Category Archives: Professional Learning

The Advantages of a Plain English Instructional Model

Recently I have started to promote a Plain English Instructional Model to help promote pedagogical conversations in school and to help contextualize our conversations about education technology around learning.The primary advantage of having a plain English instructional model is that it is often more easily adapted by our staff who are strong “Joe” and “Jane Average” instructors. These are the folks who do a solid job of educating their students, but leave at the end of the school day and don’t tend to get excited by new programs or innovations. If we want these teachers to change (expand their skill set), then we need to introduce programs and approaches

framed in a way that they can relate to and validates the pieces they are already good at. (After all, these typical teachers make up the bulk of the educators in our schools.)

For example, there was a strong focus placed on project-based learning at the beginning of MLTI. I wonder sometimes if PBL didn’t really take off because, although the enthusiastic teachers implemented it, the much larger group of conventional teachers simply didn’t see themselves in PBL (“Oh, project-based learning. Tammy does that, God bless her. Her kids love it and she does a great job. But that’s not what we do…”). Those solid conventional teachers live most of the time in the Foundational Knowledge bucket. PBL lives mostly in the Putting Knowledge to Use bucket. When we simply spoke about PBL, without the larger context of a more comprehensive instructional model, there was no bridge or on-ramp for those typical teachers.

Using the Plain English Instructional Framework, however, provides those bridges and on-ramps. Every time a teacher does a great job helping students learn foundational knowledge, they can point to that bucket and say, “I did that.” They receive validation for what they do. But at the same time they point to something they did, they also see buckets that they do less frequently. It creates the opportunity for them to say, “I wonder how I might help my students develop deeper learning?” And maybe eventually other buckets such as Motivating Students or Putting Knowledge to Use.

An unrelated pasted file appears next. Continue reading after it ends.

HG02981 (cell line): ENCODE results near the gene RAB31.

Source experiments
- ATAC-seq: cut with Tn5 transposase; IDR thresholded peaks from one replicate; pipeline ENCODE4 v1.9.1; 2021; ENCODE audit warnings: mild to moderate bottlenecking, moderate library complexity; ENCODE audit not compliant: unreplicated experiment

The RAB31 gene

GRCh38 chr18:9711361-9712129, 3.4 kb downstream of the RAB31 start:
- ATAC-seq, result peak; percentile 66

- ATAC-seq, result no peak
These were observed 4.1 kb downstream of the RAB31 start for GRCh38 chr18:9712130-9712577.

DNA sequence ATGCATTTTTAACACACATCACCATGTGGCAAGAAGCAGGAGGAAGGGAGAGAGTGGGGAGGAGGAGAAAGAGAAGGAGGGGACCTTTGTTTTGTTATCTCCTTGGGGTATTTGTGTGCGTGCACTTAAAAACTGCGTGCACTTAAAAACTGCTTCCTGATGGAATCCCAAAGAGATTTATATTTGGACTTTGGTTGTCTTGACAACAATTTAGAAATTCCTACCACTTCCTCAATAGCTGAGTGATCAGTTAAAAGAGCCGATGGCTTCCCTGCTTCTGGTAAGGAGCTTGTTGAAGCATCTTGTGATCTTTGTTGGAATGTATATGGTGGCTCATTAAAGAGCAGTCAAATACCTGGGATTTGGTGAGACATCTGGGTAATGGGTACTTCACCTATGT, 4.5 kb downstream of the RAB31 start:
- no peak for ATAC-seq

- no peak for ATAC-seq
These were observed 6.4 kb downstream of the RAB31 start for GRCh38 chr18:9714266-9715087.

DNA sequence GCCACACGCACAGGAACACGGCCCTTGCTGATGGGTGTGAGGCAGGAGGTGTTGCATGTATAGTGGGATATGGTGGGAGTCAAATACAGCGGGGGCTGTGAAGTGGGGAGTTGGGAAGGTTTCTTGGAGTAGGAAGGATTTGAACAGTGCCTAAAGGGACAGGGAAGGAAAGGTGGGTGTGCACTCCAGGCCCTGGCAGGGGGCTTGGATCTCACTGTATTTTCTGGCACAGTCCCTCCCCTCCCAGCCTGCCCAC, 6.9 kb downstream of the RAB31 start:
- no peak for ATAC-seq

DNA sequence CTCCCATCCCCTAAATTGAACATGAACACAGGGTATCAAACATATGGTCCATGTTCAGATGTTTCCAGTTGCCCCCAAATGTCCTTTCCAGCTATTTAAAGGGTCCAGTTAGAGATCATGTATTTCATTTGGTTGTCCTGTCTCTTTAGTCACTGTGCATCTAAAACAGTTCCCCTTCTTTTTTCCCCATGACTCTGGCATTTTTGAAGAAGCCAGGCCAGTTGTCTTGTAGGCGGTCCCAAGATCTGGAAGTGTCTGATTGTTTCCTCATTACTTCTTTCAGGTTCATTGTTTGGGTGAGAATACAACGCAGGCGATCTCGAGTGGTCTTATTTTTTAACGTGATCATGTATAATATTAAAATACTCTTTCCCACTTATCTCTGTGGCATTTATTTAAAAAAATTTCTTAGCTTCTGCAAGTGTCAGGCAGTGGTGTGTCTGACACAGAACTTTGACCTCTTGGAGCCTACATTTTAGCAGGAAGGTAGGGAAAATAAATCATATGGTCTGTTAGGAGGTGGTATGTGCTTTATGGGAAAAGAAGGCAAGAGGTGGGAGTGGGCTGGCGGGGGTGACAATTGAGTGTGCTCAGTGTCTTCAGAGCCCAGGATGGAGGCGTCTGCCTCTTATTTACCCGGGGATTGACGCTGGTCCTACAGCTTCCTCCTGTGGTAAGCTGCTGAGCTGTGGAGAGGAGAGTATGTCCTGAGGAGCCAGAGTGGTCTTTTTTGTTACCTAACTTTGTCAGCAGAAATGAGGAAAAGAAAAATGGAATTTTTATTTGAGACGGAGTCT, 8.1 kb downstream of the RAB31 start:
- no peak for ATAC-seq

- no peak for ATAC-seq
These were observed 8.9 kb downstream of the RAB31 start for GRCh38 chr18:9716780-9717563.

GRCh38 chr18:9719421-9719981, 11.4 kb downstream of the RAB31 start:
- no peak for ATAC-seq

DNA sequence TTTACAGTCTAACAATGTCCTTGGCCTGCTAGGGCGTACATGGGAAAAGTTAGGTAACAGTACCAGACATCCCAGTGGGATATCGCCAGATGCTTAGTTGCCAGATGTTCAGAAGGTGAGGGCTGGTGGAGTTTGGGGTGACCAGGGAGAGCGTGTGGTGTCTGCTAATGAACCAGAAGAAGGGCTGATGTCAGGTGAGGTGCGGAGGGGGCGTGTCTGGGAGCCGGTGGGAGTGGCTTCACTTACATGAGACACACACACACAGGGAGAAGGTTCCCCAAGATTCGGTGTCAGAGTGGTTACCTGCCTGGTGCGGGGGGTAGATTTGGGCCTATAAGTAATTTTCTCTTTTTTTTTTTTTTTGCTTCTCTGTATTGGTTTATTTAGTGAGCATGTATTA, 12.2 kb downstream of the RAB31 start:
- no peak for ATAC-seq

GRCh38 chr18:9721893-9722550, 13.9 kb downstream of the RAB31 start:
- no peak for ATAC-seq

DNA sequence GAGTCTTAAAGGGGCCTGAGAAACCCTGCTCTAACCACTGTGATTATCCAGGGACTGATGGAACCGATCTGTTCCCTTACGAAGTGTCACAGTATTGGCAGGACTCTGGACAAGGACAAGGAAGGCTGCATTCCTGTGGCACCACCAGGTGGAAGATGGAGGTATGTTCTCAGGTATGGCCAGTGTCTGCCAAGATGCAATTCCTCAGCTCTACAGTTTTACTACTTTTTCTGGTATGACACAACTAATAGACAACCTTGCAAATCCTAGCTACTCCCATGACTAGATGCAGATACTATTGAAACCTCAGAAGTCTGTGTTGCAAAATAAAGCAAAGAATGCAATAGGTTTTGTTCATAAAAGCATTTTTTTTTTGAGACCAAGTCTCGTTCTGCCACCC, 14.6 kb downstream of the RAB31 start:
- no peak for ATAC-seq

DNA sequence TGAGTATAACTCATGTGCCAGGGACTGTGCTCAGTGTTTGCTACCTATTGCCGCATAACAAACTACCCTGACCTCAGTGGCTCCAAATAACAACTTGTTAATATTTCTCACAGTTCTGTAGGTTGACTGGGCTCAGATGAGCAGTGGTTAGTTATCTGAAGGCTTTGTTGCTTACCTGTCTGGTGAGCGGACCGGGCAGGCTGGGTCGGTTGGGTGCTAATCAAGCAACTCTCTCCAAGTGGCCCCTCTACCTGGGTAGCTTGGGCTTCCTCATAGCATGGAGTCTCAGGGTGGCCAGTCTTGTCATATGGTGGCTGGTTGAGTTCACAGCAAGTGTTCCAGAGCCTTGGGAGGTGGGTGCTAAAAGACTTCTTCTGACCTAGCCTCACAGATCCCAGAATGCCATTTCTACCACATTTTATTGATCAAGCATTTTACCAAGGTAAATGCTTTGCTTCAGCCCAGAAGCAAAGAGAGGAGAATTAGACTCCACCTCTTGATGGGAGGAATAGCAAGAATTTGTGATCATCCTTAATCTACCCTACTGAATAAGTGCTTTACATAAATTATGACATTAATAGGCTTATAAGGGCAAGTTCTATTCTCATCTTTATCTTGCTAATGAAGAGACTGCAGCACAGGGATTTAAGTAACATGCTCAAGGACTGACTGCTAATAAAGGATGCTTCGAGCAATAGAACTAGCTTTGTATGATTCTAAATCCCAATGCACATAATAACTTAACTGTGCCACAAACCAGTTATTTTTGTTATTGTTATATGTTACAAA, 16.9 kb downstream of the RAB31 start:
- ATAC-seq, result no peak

Another advantage of a Plain English Instructional Model is that it is in plain English. Many conventional teachers seem to dislike or distrust jargon. Is it because of the long list of innovations that have been introduced in school but never lasted long? Is it because we all wonder why we have to use fancy words for ideas that can be explained plainly? Is it because you have to be “in the know” to understand jargon, but anyone can understand plain English?

Our goal is to help improve the learning for all students in all classrooms. That means the bulk of teachers we want to help expand their teacher practice aren’t the early adopters or the folks who excitedly jump on new ideas. It is the solid, conventional teachers, who will change with good reason, if it makes their life easier in the classroom, or if they quickly see it benefiting students, but who are suspicious of change and “innovation.” This is the group we need to support and the group we must target with our efforts.

The Plain English Instructional Model is one way we are trying to support these educators.

A Plain English Instructional Model

We’ve been working hard to help Maine’s schools adopt a “More Verbs, Fewer Nouns” stance when thinking about the technology in our schools. We want schools to be sure they are focused more on what they want to do with the devices than with the devices themselves. There is no doubt that there is a lot of “noun” work that needs to happen to make the learning (the “verb” work) happen, but we want to make sure that when we talk about tools and devices that it is in service to the kinds of learning experiences we provide for students.

One way we’re trying to further that conversation is by introducing what we call a plain English instructional model. That model includes the following components:

  • Tech for Foundational Knowledge: How can we help students learn the basics?
  • Tech for Practice and Deepening Understanding: What tools and resources help students develop some fluency with those basics?
  • Tech for Using Knowledge: How can we contextualize learning and make learning engaging and meaningful? How can students use their knowledge? What is the role for creating and creativity, and for project-based learning.
  • Tech for Assessment, Evidence of Learning & Feedback: How can technology help us capture what students know and can do, and provide feedback to help drive continuous improvement?
  • Student Motivation & Engagement: How do teachers ensure that students are mentally and physically engaged? How can teachers create the conditions for student self-motivation?

This instructional model is not intended to replace any general or content specific instructional model that a school has already adopted. In fact, it is quick work to do a crosswalk between those models and this one.

The goal of this Plain English Instructional Model it to provide a framework around which educators and school leaders can have a conversation (a plain English conversation!) about teaching and learning and the role of technology in pedagogy and instruction.

 

In the next post, we describe the advantages of a Plain English Instructional Model.